Gravel may not seem like the most glamorous of subjects, but you know the old saying, “beauty is in the eye of the beholder” and like most of the landscaping materials I work with, I love and appreciate gravel as a diverse landscaping solution with its own unique features and benefits. There is a lot more to gravel than the drab grey stuff that probably popped immediately into your head at the mention of the word. Many types of rocks are crushed and used for gravel and like flagstone, come in an array of colors from Black Basalt to Pennsylvania Bluestone.
Colorado River Rock
Benefits and Uses of Gravel
Gravel telegraphs a more organic feeling and softer mood than most other kinds of paving. It can be casual or formal, traditional or modern, depending on the type chosen and how it is used. Gravel will last a lifetime and provides excellent drainage, allowing water to readily flow through to the dirt underneath.
Here in the Dallas area, a number of communities have ordinances that limit the amount of impermeable surface allowed on a property. So, for example, if you have a large house with a pool and concrete decking on a small urban lot, a gravel driveway and footpaths may be more than just an esthetic choice. Ordinances aside, in a draught-prone climate such as ours, gravel, because it is permeable, can certainly be considered a more practical and environmentally friendly choice than concrete.
Gravel can be used for driveways, walkways, patios, play areas, for “petscaping” and is a great choice for mulch. It is low-maintenance, relatively inexpensive and attractive. Gravel has long been used in some of the more arid climates of the Southwest in sparsely planted dessert gardens and even as a green, sustainable alternative to lawn. (Since landscaping typically accounts for 20-50% of all residential water use, the savings can be significant.)
A gravel surface will last indefinitely, but it does require some minimal upkeep that includes occasional weeding and every few years, top-dressing of some new gravel.
Types of Gravel
Gravel comes in a variety of colors, shapes, sizes and materials. What you choose will depend on how you are going to use it along with personal preference. Gravel can be rocks that are mined or tumbled with rounded edges (commonly referred to as river rock), or mechanically crushed to make sharp angular edges (crushed rock). Rounded edges are softer underfoot but are more likely to shift because they are smooth. Crushed rock locks together for a more stable surface, which makes it a better choice for driveways and other high traffic areas. (Other types of gravel, such as pea gravel can be used for driveways and function and look beautiful, however, they are created using a mix that includes crushed granite or concrete to make the surface more stable.)
Mexican Beach Pebble
Today there is a huge range of color options in gravel (although you may have to invest some time and energy to discover all your options if you aren’t relying on a professional landscaper since the selection at the mega hardware chains isn’t that great). Mixed gravels contain many shades of color and mixtures with agate and feldspar can almost seem jewel-like. (These are a good choice for smaller projects that will be seen close up.) Some common types of gravel include:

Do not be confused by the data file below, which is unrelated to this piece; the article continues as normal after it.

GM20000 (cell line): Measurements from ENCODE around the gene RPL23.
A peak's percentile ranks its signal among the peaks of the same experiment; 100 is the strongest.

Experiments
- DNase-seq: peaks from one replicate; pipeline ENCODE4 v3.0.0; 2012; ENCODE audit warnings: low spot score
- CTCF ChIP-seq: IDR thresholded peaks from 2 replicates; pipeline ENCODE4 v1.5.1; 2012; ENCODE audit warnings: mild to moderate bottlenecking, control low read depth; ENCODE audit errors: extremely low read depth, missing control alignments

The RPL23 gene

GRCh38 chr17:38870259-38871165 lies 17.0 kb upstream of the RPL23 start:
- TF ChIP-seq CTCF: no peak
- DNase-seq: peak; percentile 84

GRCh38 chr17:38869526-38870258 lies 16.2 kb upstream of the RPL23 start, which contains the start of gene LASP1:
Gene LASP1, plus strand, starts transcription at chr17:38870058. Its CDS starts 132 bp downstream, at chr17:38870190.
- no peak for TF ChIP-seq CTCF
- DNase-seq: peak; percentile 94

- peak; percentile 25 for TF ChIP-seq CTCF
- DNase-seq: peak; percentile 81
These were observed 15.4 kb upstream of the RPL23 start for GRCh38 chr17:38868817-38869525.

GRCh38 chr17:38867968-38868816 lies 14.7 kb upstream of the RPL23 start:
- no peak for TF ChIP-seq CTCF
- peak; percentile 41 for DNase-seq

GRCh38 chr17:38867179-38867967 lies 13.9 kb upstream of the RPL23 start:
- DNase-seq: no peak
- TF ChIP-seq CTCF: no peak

Black Basalt Gravel
• Crushed Gravel – What you typically think of when you think of gravel. It’s gray and is made up of sharp and irregularly shaped rock fragments, which makes it easy for the rocks to interlock and compact.
• River Rock – Smooth stones that are softer underfoot, provide good drainage and come in a variety of colors, typically grays and browns and typically range in size from 3/8 inch to 6” inches. River rock is often used in flower and garden beds and on walkways for erosion control. (We used river rock in for the fountain beds in two photos featured in this post.)
New Mexican River Rock
• Pea Gravel – Pea gravel is simply smaller sized river rocks and are sandy in color. (We used a pea gravel mixture for the circular driveway featured in this post.)
• Lava Rock – Lava rock is lightweight and porous with angular edges, offering good drainage and usually ranging in size from ¾ inch to 1-1/4 inches. It comes in red or black hues. (We use lava rock a lot for fire pits, however, the black is increasingly hard to find.)
• Quartzite – Quartzite is small, like pea gravel, but a brighter, white color.
• Brick Chips – These are crushed, angular fragments of terra cotta brick ranging from ¾ inch to 1-1/4 inches and are typically used for driveways or as mulch.
• Crushed Marble or Granite – Among our favorite materials for walks, patios and drives. Crushed marble comes in varying sizes and a wide array of colors – reds, greens, golds, yellows, blacks – making it highly versatile. It always looks great and works in many different types of settings.
• Decomposed Granite – DG is readily available gravel that comes in ½ inch to fine powder. This is one of the best materials for drives and walks. It is an orange/brown color.
• Limestone – A great material that is also readily available. It comes in a variety of different sizes from, 3/8 inch – fine powder or dust for walks, drive and patios and up to 3-6 inches for use as small rip rap.
Hopefully, as you’ve been reading this post you have also been enjoying the photos that show some examples of how we use gravel to create beautiful and practical outdoor landscape environments. And maybe, just maybe, you’ll agree with me that gravel can be glamorous.